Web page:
nep-cbe New Economics Papers
on Cognitive and Behavioural Economics
Issue of 2022‒04‒25
seven papers chosen by
Marco Novarese
Università degli Studi del Piemonte Orientale

  1. Motivated Reasoning, Information Avoidance, and Default Bias By Katharina Momsen; Sebastian O. Schneider
  2. Adding household surveys to the behavioral economics toolbox: Insights from the SOEP Innovation Sample By Fischbacher, Urs; Neyse, Levent; Richter, David; Schröder, Carsten
  3. Reward perception, but not reward inequality is associated with increased bribe-taking in a laboratory task By Bahník, Štěpán; Vranka, Marek Albert
  4. Loss Aversion or Lack of Trust: Why Does Loss Framing Work to Encourage Preventative Health Behaviors? By Emily A. Beam; Yusufcan Masatlioglu; Tara Watson; Dean Yang
  5. What motivates people to pay their taxes? Evidence from four experiments on tax compliance By Eric Floyd; Michael Hallsworth; John List; Robert Metcalfe; Kristian Rotaru; Ivo Vlaev
  6. Pollution Pictures: Psychological Exposure to Pollution Impacts Worker Productivity in a Large-scale Field Experiment By Nikolai Cook, Anthony Heyes
  7. Opinions as Facts By Leonardo Bursztyn; Aakaash Rao; Christopher Roth; David Yanagizawa-Drott

  1. By: Katharina Momsen; Sebastian O. Schneider
    Abstract: We investigate whether the presence of a default interacts with the willingness of decision-makers to gather, process and consider information. In an online experiment, where about 2,300 participants choose between two compiled charity donation options worth $100, we vary the availability of information and the presence of a default. Information avoidance, when possible, increases default effects considerably, manifesting a hitherto undocumented channel of the default bias. Moreover, we show that defaults trigger motivated reasoning: In the presence of a default – even if self-selected–, participants consider new information to a lower degree than without a preselected option.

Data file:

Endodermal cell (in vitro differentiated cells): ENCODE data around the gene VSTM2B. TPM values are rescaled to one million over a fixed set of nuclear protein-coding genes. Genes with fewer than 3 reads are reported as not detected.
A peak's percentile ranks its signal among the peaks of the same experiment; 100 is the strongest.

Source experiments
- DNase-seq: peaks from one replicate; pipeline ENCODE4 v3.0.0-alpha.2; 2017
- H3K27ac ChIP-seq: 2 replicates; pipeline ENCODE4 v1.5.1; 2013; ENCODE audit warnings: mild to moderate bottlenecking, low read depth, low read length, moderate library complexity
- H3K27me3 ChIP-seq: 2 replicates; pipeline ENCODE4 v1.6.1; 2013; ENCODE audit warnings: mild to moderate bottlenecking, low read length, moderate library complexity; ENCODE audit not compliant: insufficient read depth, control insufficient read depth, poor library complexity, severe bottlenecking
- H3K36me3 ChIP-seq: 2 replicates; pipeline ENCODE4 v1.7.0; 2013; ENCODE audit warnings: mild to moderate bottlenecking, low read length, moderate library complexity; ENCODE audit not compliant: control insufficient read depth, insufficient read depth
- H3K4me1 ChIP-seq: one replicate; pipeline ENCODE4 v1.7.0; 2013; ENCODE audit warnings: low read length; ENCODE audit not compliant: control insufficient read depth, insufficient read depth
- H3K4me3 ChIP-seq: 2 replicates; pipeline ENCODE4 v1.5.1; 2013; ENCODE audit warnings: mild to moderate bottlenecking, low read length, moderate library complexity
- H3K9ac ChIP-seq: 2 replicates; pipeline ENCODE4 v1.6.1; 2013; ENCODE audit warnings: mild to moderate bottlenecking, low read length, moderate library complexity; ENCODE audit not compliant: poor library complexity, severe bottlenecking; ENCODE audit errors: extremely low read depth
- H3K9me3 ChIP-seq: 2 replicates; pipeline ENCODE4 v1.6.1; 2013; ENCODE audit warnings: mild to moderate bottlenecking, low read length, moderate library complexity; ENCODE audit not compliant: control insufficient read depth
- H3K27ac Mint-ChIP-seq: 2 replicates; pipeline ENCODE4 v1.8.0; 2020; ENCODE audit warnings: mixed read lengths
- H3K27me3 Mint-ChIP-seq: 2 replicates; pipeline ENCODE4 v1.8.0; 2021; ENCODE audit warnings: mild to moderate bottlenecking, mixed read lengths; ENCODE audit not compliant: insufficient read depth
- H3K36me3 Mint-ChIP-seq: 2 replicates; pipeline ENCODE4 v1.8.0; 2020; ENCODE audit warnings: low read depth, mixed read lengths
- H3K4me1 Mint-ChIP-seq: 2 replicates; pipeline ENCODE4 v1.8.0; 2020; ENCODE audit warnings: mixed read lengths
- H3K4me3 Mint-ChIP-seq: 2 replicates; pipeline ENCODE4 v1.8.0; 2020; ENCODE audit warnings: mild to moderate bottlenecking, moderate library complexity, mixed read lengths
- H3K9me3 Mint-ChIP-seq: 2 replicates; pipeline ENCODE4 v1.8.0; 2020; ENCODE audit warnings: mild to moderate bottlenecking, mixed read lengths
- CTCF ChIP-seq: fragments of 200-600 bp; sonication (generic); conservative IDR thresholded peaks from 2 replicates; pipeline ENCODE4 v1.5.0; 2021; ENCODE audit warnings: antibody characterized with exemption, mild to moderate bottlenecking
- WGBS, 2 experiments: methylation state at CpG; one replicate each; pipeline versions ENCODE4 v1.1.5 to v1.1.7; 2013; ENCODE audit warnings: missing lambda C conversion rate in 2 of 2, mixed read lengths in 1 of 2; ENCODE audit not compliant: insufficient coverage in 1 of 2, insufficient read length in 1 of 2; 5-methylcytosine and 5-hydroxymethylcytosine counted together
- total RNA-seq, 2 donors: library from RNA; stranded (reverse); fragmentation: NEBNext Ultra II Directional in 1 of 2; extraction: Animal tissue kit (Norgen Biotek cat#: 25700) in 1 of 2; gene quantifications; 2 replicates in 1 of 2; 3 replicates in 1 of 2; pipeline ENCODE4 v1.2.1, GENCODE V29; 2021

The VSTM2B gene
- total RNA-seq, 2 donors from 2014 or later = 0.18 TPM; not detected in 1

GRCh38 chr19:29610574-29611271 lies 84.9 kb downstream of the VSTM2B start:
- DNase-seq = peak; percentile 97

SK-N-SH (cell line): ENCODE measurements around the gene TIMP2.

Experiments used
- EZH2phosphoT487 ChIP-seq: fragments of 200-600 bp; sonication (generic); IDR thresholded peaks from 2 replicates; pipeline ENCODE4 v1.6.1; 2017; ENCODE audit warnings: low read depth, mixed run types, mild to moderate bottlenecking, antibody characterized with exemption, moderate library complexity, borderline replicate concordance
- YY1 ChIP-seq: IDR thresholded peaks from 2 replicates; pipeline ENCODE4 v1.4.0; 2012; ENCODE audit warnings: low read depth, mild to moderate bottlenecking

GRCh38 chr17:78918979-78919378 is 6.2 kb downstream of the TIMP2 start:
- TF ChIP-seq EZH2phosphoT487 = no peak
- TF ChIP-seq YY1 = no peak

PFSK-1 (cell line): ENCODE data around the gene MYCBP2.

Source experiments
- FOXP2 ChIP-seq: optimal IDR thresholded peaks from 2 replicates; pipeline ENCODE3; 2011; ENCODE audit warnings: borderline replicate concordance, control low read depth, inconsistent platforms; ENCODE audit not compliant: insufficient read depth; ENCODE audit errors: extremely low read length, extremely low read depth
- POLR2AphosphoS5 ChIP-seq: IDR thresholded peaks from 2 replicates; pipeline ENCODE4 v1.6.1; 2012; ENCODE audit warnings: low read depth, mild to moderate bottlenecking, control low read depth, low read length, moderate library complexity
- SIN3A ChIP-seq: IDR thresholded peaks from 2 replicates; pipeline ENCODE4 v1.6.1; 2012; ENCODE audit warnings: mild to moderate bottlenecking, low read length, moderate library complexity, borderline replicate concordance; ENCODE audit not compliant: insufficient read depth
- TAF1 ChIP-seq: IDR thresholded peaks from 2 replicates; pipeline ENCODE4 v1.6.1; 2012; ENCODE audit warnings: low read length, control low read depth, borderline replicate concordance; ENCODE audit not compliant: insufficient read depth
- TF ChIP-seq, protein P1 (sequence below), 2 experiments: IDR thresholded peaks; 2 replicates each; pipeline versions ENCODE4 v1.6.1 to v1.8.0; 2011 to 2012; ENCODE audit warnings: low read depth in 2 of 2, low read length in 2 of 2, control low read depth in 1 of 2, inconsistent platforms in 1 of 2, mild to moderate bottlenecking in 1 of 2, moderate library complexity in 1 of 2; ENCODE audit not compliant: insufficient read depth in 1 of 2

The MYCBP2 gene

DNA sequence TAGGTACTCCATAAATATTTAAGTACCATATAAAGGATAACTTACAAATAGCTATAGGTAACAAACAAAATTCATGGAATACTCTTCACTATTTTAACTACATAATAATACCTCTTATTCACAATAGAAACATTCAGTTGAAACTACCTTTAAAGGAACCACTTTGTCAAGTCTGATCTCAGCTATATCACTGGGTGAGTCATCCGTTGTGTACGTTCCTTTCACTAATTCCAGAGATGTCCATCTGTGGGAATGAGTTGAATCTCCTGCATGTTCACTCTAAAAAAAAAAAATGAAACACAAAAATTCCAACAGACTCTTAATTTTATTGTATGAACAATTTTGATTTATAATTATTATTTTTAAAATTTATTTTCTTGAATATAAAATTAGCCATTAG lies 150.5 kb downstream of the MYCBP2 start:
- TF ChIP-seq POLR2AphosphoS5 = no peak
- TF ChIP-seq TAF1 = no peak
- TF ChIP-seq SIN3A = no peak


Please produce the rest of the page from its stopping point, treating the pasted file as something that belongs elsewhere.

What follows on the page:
JEL: C90 D64 D83 D91
    Date: 2022–05
  2. By: Fischbacher, Urs; Neyse, Levent; Richter, David; Schröder, Carsten
    Abstract: Integrating economic experiments into household surveys provides unique possibilities. We introduce the German Socio-Economic Panel's Innovation Sample (SOEPIS), which offers researchers detailed panel data and the possibility to collect personalized experimental and survey data for free. We present the options that this provides and give examples illustrating these options.
    Keywords: Experiments,Household Survey,Panel Study,Economic Methods,Economic Preferences,Behavioral Economics,SOEP
    JEL: C83 C9 D1 D9
    Date: 2022
  3. By: Bahník, Štěpán (University of Economics, Prague); Vranka, Marek Albert (University of Economics)
    Abstract: People are more likely to behave selfishly when such behavior is easier to justify. When one receives a lesser reward for the same performed task, the perceived unfairness of the reward may serve as a justification for subsequent selfish behavior. In the present study, we let participants to break rules in a sorting task in order to increase their rewards while simultaneously harming a third party, simulating a bribe-taking. Although we did not find evidence that manipulation of perceived reward inequality affects bribe-taking, people who perceived their reward more negatively behaved more selfishly and took more bribes, causing more harm to the charity.
    Date: 2022–03–16
  4. By: Emily A. Beam; Yusufcan Masatlioglu; Tara Watson; Dean Yang
    Abstract: We implemented a field experiment designed to increase participants’ willingness to visit a health clinic. We find differential responses to a $50 incentive framed as a loss versus framed as a gain. We find little support for the notion that loss aversion is responsible for the effectiveness of loss framing. Instead, it appears that loss framing promotes take-up by raising the perceived probability that the incentive will be provided as promised. The results suggest trust is an alternative pathway through which loss framing may affect behavior, and trust may be an important way to promote desirable health behaviors.